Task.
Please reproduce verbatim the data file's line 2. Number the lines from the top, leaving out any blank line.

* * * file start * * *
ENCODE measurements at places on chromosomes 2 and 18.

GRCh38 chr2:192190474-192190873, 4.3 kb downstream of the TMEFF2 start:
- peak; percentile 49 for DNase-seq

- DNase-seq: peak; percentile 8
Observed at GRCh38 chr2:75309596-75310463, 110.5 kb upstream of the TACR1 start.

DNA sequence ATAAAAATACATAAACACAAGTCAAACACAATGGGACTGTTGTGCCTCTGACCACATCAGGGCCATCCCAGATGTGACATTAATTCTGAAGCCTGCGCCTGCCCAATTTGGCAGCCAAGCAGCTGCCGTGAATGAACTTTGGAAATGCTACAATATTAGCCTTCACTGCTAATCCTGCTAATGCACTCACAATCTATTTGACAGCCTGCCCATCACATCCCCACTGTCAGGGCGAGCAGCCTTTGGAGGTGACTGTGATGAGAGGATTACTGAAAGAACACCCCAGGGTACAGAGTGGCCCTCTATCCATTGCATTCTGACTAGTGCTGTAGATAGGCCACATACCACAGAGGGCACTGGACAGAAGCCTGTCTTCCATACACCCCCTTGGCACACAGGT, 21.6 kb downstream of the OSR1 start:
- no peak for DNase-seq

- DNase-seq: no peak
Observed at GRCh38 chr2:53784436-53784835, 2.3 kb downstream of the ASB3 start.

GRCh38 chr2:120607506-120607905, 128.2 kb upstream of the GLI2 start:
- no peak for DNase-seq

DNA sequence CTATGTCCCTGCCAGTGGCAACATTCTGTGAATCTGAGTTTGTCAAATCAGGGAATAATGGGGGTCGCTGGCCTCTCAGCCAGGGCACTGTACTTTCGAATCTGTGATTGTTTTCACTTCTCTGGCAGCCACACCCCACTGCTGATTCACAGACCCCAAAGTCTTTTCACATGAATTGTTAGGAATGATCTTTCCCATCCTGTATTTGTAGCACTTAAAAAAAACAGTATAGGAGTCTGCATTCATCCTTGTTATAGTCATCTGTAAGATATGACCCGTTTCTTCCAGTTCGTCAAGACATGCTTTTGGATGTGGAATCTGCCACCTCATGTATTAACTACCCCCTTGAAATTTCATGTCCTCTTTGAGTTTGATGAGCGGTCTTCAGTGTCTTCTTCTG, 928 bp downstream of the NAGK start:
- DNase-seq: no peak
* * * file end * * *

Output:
GRCh38 chr2:192190474-192190873, 4.3 kb downstream of the TMEFF2 start: